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JAMA. 2015 Jun 2;313(21):2142-51. doi: 10.1001/jama.2015.5605.

Antidepressant use late in pregnancy and risk of persistent pulmonary hypertension of the newborn.

Author information

1
Division of Pharmacoepidemiology and Pharmacoeconomics, Department of Medicine, Brigham and Women's Hospital, Boston, Massachusetts2Harvard Medical School, Boston, Massachusetts.
2
Division of Pharmacoepidemiology and Pharmacoeconomics, Department of Medicine, Brigham and Women's Hospital, Boston, Massachusetts2Harvard Medical School, Boston, Massachusetts3Department of Anesthesiology, Critical Care, and Pain Medicine, Massachusetts.
3
Department of Pediatrics, University of California, San Diego, La Jolla.
4
Division of Pharmacoepidemiology and Pharmacoeconomics, Department of Medicine, Brigham and Women's Hospital, Boston, Massachusetts.
5
Department of Epidemiology, Harvard T. H. Chan School of Public Health, Boston, Massachusetts.

Abstract

IMPORTANCE:

The association between selective serotonin reuptake inhibitor (SSRI) antidepressant use during pregnancy and risk of persistent pulmonary hypertension of the newborn (PPHN) has been controversial since the US Food and Drug Administration issued a public health advisory in 2006.

OBJECTIVE:

To examine the risk of PPHN associated with exposure to different antidepressant medication classes late in pregnancy.

DESIGN AND SETTING:

Cohort study nested in the 2000-2010 Medicaid Analytic eXtract for 46 US states and Washington, DC. Last follow-up date was December 31, 2010.

PARTICIPANTS:

A total of 3,789,330 pregnant women enrolled in Medicaid from 2 months or fewer after the date of last menstrual period through at least 1 month after delivery. The source cohort was restricted to women with a depression diagnosis and logistic regression analysis with propensity score adjustment applied to control for potential confounders. EXPOSURES FOR OBSERVATIONAL STUDIES: SSRI and non-SSRI monotherapy use during the 90 days before delivery vs no use.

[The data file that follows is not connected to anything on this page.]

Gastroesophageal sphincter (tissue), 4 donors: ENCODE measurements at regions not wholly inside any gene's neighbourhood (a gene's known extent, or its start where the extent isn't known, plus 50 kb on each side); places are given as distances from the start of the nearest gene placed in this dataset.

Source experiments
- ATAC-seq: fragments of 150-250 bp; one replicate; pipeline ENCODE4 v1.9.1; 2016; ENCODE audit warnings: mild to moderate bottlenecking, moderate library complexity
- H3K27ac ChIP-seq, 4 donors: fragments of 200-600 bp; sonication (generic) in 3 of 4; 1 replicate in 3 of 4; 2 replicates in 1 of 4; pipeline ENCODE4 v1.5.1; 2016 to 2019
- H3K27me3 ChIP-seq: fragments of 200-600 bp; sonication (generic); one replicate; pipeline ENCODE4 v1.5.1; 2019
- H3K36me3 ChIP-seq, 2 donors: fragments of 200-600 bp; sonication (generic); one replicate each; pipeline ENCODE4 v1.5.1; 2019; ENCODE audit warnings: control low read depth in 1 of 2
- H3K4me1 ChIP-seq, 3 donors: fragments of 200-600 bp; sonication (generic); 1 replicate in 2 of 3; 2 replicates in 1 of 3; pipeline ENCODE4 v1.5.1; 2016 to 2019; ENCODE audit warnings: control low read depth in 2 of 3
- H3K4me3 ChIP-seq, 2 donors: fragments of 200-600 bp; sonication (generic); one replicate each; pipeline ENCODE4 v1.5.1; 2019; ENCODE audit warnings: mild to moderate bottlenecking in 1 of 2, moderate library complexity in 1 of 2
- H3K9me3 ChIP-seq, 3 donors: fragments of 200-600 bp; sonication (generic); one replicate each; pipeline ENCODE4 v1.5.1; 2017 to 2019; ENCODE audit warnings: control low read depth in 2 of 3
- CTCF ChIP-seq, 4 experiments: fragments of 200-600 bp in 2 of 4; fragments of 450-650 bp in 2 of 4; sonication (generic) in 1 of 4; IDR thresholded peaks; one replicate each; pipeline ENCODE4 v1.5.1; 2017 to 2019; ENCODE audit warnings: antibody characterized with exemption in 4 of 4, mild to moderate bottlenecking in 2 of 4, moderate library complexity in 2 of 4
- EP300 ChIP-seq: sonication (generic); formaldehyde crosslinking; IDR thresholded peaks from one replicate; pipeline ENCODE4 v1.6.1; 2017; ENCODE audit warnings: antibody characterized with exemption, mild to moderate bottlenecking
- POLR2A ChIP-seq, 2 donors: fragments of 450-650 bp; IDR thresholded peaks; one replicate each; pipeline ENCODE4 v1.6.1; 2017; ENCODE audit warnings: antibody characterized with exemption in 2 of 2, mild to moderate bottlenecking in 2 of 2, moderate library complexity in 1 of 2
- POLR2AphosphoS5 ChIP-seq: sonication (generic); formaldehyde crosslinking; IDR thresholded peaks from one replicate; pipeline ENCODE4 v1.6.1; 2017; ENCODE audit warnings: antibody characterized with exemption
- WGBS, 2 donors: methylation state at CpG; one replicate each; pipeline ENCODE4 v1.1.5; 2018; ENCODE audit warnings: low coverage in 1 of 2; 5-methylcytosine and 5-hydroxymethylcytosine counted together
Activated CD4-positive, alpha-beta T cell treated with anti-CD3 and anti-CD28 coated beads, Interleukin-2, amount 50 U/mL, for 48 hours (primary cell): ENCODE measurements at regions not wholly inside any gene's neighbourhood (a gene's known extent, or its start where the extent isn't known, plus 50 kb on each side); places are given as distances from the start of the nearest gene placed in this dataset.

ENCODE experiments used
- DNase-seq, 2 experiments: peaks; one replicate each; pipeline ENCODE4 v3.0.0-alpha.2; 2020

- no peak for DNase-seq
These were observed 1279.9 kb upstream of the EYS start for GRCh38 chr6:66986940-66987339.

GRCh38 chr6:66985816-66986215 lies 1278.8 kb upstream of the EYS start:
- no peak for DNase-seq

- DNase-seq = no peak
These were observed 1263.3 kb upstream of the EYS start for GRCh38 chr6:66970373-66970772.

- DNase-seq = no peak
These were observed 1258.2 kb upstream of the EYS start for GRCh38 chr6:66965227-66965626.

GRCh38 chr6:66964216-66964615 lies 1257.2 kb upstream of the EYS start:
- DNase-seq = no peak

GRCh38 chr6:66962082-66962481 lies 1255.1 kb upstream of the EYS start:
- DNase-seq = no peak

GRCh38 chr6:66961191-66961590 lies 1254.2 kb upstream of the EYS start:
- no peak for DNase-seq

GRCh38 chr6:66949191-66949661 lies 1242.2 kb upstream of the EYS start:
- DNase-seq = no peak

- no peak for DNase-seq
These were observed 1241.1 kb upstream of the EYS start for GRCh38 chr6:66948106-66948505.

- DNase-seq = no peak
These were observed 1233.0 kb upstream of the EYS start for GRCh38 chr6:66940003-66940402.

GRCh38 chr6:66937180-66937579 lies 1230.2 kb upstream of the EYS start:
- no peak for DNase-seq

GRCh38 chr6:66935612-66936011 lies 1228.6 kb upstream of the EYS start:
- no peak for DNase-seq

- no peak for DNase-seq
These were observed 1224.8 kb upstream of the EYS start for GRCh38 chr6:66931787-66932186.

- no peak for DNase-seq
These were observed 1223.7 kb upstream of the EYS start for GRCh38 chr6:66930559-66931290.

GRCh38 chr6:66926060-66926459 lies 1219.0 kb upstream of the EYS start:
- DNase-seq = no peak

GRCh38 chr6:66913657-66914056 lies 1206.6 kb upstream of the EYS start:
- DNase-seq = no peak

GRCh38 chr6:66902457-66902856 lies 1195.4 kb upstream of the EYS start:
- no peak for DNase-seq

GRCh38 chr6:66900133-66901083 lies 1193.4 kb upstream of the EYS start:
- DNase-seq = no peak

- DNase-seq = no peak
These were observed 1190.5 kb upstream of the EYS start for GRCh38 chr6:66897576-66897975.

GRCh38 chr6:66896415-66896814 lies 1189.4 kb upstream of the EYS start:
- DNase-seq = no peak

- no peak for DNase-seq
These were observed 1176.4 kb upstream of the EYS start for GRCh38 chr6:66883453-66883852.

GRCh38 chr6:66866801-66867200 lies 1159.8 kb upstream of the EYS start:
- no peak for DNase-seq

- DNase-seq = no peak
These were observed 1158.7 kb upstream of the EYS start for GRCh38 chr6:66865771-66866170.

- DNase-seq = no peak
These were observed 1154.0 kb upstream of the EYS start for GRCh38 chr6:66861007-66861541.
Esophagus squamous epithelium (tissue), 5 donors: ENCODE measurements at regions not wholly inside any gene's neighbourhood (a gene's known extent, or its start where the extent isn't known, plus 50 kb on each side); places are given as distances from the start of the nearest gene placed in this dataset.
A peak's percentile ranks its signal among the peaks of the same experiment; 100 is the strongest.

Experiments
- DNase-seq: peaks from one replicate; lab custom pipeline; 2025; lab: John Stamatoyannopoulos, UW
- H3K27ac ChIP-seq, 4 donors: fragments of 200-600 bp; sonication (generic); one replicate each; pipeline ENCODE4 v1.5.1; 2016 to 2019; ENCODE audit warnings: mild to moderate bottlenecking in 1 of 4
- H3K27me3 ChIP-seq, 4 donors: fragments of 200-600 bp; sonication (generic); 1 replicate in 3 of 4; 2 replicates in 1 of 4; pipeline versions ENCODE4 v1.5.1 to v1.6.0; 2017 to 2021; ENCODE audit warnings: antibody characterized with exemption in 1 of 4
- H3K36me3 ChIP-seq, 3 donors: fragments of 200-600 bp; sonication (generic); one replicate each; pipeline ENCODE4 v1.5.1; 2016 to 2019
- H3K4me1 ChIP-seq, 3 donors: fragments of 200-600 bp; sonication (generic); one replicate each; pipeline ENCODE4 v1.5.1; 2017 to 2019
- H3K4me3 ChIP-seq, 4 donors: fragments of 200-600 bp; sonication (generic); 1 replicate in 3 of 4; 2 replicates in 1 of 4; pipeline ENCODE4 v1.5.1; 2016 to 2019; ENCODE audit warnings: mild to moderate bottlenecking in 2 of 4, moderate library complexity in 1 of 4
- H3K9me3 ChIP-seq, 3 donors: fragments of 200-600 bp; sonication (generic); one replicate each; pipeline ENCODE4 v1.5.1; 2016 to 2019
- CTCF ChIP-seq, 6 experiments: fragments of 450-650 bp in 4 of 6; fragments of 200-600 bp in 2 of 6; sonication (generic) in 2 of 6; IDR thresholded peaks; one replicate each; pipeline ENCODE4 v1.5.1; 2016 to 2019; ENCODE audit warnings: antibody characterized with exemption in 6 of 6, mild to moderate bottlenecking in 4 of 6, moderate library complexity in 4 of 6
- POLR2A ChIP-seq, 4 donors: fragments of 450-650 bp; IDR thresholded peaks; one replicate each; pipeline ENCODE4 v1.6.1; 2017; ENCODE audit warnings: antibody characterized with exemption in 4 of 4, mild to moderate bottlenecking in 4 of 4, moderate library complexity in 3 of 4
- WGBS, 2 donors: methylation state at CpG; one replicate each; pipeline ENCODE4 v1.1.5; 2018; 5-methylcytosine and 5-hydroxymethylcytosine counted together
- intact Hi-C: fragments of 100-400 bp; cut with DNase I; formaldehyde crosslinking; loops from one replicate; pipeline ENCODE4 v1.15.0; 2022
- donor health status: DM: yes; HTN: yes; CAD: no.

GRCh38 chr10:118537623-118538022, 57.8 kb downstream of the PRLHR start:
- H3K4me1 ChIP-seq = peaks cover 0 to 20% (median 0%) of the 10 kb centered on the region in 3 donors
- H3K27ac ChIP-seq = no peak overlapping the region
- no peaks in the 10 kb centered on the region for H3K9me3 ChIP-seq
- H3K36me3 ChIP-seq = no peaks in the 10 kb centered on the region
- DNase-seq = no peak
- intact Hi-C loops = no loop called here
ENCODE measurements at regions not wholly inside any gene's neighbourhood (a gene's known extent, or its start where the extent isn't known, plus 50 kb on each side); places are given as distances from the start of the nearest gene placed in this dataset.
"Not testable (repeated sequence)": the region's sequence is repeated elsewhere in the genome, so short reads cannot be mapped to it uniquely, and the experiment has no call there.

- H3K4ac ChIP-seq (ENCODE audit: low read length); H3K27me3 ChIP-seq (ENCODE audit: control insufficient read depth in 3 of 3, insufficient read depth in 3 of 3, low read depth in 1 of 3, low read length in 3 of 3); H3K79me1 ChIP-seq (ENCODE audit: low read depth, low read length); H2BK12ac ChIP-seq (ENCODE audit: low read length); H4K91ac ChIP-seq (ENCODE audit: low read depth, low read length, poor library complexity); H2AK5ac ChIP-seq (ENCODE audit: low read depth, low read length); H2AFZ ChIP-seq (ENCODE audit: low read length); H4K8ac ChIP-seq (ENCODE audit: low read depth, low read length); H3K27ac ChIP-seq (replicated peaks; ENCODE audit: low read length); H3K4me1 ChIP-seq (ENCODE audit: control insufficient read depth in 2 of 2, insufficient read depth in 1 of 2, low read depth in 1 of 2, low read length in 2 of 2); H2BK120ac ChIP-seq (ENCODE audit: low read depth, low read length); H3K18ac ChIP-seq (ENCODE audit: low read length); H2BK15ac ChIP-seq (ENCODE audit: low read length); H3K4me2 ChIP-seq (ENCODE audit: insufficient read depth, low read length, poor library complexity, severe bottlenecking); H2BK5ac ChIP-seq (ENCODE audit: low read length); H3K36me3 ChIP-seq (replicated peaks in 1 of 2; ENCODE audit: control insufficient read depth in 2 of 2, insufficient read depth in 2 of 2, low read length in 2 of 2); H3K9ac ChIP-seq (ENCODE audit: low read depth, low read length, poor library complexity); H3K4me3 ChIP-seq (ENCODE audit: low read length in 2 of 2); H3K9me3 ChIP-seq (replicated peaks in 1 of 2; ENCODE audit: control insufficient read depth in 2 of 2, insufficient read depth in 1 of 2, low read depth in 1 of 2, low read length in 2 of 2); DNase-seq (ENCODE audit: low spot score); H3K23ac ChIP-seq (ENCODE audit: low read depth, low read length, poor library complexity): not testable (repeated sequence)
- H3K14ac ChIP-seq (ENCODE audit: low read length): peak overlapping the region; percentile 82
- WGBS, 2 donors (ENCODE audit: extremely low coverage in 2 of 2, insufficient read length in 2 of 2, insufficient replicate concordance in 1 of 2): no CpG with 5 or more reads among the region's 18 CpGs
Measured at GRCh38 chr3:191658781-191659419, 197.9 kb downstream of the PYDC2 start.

MAIN OUTCOMES AND MEASURES:

Recorded diagnosis of PPHN during the first 30 days after delivery.

RESULTS:

A total of 128,950 women (3.4%) filled at least 1 prescription for antidepressants late in pregnancy: 102,179 (2.7%) used an SSRI and 26,771 (0.7%) a non-SSRI. Overall, 7630 infants not exposed to antidepressants were diagnosed with PPHN (20.8; 95% CI, 20.4-21.3 per 10,000 births) compared with 322 infants exposed to SSRIs (31.5; 95% CI, 28.3-35.2 per 10,000 births), and 78 infants exposed to non-SSRIs (29.1; 95% CI, 23.3-36.4 per 10,000 births). Associations between antidepressant use and PPHN were attenuated with increasing levels of confounding adjustment. For SSRIs, odds ratios were 1.51 (95% CI, 1.35-1.69) unadjusted and 1.10 (95% CI, 0.94-1.29) after restricting to women with depression and adjusting for the high-dimensional propensity score. For non-SSRIs, the odds ratios were 1.40 (95% CI, 1.12-1.75) and 1.02 (95% CI, 0.77-1.35), respectively. Upon restriction of the outcome to primary PPHN, the adjusted odds ratio for SSRIs was 1.28 (95% CI, 1.01-1.64) and for non-SSRIs 1.14 (95% CI, 0.74-1.74).

CONCLUSIONS AND RELEVANCE:

Evidence from this large study of publicly insured pregnant women may be consistent with a potential increased risk of PPHN associated with maternal use of SSRIs in late pregnancy. However, the absolute risk was small, and the risk increase appears more modest than suggested in previous studies.

PMID:
26034955
PMCID:
PMC4761452
DOI:
10.1001/jama.2015.5605
[Indexed for MEDLINE]
Free PMC Article

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